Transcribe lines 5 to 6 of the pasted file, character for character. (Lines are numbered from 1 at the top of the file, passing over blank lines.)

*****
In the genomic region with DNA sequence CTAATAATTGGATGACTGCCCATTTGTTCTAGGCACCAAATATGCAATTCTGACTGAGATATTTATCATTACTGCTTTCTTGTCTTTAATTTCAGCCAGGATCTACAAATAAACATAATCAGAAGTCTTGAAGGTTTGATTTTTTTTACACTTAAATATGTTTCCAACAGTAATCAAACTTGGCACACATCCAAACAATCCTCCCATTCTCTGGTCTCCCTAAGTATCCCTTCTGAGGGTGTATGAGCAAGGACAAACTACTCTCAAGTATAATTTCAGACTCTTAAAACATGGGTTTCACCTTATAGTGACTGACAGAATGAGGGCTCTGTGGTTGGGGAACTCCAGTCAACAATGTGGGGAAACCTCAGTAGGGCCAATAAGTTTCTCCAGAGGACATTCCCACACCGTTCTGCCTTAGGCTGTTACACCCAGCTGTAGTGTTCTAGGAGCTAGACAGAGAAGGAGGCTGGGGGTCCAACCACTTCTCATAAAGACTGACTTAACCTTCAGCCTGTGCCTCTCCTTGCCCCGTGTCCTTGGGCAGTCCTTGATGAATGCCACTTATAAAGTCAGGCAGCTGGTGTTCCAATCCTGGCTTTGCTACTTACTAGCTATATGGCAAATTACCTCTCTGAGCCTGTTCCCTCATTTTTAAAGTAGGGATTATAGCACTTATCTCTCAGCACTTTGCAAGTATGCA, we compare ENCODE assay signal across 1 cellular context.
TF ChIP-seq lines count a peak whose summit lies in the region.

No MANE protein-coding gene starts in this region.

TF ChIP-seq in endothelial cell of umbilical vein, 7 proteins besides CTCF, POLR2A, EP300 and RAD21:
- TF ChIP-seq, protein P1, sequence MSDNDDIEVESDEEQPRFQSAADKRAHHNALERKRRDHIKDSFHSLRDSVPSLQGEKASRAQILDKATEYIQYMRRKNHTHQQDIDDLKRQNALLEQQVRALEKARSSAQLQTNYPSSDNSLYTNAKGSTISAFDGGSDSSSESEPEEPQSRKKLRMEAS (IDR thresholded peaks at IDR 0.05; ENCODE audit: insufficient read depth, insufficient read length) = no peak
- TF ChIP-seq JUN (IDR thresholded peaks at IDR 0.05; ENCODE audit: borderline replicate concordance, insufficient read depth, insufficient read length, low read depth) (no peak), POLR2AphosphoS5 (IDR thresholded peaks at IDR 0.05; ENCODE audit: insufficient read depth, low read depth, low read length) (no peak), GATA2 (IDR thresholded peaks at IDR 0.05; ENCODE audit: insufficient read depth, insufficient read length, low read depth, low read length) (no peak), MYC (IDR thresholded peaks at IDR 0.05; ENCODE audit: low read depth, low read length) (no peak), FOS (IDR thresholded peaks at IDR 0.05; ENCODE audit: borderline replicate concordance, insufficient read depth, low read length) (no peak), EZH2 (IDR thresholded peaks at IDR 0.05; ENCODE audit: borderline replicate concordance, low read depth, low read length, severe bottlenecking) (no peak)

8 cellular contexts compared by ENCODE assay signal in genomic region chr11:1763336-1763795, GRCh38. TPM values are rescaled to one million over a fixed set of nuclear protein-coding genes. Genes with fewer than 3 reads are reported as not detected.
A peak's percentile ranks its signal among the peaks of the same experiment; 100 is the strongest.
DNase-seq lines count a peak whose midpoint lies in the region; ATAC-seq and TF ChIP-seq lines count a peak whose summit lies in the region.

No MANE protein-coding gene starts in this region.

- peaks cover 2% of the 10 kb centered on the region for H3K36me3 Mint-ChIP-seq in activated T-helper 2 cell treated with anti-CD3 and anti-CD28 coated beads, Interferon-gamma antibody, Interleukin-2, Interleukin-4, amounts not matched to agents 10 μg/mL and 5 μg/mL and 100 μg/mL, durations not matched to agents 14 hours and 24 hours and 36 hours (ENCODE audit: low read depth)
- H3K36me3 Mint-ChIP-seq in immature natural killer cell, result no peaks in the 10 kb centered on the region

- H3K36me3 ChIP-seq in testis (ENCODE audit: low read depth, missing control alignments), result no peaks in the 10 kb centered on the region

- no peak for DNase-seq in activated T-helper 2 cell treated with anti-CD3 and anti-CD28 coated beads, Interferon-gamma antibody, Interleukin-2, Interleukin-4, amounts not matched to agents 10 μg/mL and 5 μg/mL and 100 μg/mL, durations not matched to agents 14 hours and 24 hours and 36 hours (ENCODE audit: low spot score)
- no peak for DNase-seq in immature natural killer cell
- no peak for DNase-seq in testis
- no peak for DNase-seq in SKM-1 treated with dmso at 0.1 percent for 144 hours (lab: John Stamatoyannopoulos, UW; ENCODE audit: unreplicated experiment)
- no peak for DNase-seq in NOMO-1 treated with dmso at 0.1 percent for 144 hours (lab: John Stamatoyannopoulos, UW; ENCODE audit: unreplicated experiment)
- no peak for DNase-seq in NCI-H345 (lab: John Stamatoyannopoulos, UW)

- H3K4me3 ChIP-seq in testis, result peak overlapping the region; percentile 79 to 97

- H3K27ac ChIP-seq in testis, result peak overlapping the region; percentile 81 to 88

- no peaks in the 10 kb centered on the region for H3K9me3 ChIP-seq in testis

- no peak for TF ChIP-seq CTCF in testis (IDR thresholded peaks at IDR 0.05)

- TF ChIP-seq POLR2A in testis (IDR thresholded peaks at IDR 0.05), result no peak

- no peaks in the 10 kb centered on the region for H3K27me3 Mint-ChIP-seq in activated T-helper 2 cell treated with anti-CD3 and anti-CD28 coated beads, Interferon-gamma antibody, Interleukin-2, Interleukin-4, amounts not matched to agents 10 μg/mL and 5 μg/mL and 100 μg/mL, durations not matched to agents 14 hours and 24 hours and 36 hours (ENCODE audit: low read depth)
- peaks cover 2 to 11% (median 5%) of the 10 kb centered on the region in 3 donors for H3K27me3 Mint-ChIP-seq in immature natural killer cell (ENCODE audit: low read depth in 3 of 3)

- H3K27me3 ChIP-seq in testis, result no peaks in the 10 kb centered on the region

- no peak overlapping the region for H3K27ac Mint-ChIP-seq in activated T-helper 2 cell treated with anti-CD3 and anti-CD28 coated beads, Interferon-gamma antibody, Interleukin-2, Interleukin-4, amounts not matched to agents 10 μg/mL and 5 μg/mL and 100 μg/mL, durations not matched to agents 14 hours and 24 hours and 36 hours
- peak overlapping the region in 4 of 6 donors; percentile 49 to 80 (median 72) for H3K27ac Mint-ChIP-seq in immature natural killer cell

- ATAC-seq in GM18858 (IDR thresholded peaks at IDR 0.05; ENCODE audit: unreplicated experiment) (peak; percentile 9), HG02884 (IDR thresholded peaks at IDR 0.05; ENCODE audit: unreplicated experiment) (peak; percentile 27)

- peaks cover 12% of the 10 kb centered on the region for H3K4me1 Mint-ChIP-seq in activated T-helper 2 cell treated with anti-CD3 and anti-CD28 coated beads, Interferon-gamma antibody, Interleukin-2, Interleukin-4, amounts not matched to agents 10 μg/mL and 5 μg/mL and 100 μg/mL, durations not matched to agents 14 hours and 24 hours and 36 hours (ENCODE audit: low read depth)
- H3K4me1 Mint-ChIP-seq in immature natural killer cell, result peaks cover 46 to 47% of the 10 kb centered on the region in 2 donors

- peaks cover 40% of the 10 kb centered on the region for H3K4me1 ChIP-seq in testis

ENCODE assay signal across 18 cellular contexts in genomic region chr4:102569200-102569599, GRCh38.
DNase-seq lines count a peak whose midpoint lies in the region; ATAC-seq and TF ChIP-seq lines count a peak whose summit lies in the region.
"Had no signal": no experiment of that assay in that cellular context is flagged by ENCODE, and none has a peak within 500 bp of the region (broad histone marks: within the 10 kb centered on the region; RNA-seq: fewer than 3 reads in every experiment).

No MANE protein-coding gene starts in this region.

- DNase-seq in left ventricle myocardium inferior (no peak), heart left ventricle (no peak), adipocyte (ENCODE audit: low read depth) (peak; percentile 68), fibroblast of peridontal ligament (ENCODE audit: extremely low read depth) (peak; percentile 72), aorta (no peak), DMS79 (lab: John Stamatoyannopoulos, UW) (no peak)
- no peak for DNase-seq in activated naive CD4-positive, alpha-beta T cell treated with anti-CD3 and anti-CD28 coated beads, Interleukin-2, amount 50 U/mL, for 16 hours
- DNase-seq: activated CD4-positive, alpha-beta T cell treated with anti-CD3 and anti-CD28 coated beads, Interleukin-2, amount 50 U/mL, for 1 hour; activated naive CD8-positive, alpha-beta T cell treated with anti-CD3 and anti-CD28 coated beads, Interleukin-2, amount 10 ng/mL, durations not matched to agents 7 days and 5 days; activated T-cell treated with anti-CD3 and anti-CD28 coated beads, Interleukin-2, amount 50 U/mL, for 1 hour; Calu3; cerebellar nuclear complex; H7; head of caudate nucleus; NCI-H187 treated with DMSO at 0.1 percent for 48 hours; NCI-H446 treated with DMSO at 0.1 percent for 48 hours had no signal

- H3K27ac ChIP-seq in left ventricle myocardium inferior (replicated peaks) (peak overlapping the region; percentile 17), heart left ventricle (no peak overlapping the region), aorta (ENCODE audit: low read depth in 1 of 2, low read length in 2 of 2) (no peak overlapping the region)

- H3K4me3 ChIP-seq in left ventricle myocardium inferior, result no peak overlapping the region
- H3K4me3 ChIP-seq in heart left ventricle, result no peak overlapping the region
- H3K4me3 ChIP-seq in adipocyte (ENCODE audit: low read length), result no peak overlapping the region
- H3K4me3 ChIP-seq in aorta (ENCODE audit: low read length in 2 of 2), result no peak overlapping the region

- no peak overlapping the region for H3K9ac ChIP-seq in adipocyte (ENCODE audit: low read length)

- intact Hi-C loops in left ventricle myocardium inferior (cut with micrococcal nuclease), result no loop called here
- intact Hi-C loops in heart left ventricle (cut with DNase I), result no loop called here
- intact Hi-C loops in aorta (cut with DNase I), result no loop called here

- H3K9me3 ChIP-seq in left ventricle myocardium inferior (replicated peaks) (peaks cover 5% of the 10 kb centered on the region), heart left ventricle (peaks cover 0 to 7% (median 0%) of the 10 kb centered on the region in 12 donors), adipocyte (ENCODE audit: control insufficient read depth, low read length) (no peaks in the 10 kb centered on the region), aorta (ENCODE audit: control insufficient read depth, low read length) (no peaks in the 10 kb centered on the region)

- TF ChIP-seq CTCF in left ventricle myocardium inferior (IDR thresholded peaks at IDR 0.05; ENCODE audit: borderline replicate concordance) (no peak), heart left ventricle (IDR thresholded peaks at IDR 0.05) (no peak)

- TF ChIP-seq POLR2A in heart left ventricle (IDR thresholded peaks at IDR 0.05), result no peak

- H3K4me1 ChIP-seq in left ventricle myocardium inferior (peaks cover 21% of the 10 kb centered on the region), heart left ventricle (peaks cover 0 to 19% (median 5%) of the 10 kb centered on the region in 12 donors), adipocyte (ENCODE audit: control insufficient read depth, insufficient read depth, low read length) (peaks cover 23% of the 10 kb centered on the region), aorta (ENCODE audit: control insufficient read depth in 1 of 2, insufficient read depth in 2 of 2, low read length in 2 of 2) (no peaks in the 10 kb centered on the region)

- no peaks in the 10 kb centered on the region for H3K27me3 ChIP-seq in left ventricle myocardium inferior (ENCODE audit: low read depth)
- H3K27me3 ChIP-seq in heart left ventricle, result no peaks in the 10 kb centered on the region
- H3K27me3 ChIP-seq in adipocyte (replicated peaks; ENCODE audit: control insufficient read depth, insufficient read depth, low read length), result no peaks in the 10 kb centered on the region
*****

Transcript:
- TF ChIP-seq, protein P1, sequence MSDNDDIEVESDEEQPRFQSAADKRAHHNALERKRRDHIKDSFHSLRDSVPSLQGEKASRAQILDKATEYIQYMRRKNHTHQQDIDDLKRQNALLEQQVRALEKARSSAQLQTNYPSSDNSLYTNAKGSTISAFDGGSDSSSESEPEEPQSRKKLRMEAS (IDR thresholded peaks at IDR 0.05; ENCODE audit: insufficient read depth, insufficient read length) = no peak
- TF ChIP-seq JUN (IDR thresholded peaks at IDR 0.05; ENCODE audit: borderline replicate concordance, insufficient read depth, insufficient read length, low read depth) (no peak), POLR2AphosphoS5 (IDR thresholded peaks at IDR 0.05; ENCODE audit: insufficient read depth, low read depth, low read length) (no peak), GATA2 (IDR thresholded peaks at IDR 0.05; ENCODE audit: insufficient read depth, insufficient read length, low read depth, low read length) (no peak), MYC (IDR thresholded peaks at IDR 0.05; ENCODE audit: low read depth, low read length) (no peak), FOS (IDR thresholded peaks at IDR 0.05; ENCODE audit: borderline replicate concordance, insufficient read depth, low read length) (no peak), EZH2 (IDR thresholded peaks at IDR 0.05; ENCODE audit: borderline replicate concordance, low read depth, low read length, severe bottlenecking) (no peak)